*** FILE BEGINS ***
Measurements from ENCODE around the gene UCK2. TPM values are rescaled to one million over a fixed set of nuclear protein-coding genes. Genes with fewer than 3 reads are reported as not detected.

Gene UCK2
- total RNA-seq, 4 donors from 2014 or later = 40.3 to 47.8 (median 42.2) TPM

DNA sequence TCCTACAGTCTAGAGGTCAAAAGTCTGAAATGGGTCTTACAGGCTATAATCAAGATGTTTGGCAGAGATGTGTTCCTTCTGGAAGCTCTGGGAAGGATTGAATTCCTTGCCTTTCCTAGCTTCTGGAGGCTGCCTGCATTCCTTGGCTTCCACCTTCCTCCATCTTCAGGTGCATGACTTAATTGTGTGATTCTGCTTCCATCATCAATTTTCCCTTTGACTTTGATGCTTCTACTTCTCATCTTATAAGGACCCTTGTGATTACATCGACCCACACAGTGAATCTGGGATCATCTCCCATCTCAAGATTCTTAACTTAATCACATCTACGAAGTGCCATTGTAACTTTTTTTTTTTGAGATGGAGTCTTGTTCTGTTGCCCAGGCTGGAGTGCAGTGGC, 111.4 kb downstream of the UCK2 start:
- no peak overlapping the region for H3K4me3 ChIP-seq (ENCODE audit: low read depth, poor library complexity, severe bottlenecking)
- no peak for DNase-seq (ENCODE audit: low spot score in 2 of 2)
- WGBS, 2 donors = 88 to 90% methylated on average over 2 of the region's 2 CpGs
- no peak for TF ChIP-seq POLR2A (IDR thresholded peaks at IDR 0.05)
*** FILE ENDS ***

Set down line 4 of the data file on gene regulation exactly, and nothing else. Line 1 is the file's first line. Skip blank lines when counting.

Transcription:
DNA sequence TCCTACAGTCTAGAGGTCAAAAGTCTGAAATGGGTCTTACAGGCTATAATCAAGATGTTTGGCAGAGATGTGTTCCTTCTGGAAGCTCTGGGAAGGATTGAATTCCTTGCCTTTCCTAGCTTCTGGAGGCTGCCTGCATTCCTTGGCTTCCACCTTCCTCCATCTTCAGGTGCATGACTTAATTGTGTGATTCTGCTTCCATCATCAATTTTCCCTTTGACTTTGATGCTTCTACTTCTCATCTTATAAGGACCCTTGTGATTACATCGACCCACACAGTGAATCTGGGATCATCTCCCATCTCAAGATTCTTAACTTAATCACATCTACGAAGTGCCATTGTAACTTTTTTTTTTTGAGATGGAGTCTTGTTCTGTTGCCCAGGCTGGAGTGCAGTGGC, 111.4 kb downstream of the UCK2 start: